Haikoucaris ercaiensis, a Putative Chelicerate Fossil from Chengjiang

Haikoucaris ercaiensis

Phylum Arthropoda, Subphylum Chelicerata (?)

Geologic Time: Early Cambrian (~525 million years ago)

Size: 22 mm

Fossil Site: Chengjiang Maotianshan Shales, Quiongzhusi Section, Yu’anshan Member, Heilinpu Formation, Mafang Village, Haikou County, Kunming, Yunnan Province, China

Haikoucaris ercaiensisDescription: This unusual arthropod is known as Haikoucaris ercaiensis. It was described in 2004 from only THREE examples. The authors posited it as a very rare member of the Chengjiang Biota. The diversity of soft-tissue fossils is astonishing: algae, medusiforms, sponges, priapulids, annelid like worms, echinoderms, arthropods (including trilobites), hemichordates, chordates, and the first agnathan fish make up just a small fraction of the total. Numerous problematic forms are known as well, some of which may have represented failed attempts at diversity that did not persist to the present day. Haikoucaris ercaiensis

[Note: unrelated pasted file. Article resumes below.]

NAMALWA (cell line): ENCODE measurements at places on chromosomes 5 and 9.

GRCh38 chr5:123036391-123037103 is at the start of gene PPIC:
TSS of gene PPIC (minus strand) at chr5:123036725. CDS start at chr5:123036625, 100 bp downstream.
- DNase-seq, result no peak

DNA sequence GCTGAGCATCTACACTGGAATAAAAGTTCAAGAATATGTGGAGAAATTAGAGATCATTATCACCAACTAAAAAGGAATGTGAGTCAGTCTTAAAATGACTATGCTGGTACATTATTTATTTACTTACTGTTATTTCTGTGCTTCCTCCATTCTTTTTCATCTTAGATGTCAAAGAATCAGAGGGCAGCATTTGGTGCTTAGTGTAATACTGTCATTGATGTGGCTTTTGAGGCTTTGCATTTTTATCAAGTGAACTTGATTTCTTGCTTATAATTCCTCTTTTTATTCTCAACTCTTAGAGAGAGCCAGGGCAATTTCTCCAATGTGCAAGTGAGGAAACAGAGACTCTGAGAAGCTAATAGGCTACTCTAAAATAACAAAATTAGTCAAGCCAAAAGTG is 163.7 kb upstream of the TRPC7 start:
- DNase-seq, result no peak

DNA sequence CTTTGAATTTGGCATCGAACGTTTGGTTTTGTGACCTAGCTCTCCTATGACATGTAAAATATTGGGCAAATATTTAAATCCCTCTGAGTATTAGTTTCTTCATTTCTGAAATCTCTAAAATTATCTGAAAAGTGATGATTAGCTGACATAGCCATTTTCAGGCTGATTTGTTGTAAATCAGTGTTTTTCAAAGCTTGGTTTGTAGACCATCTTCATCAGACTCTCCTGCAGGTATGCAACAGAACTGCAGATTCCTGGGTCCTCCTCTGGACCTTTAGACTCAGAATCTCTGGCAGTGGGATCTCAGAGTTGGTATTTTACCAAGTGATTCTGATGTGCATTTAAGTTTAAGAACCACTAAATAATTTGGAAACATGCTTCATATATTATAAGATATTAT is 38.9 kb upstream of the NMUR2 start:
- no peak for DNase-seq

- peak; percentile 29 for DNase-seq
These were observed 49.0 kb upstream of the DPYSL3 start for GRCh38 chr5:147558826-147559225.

The taxon is allied with the “great appendage” arthropods, but had a most unusual claw as preserved in the holotype. The similarity of these claws to those of the Chelicerata led the authors to hypothesize that it was ancestral to the Chelicerates, which today encompasses the spiders, scorpions, mites, ticks, and horseshoe crabs. They may have used their appendage to attack other arthropods in much the same way as modern-day mantis shrimp. The slender body shape and large swimming appendages seem to indicate that swimming was the major mode of locomotion.

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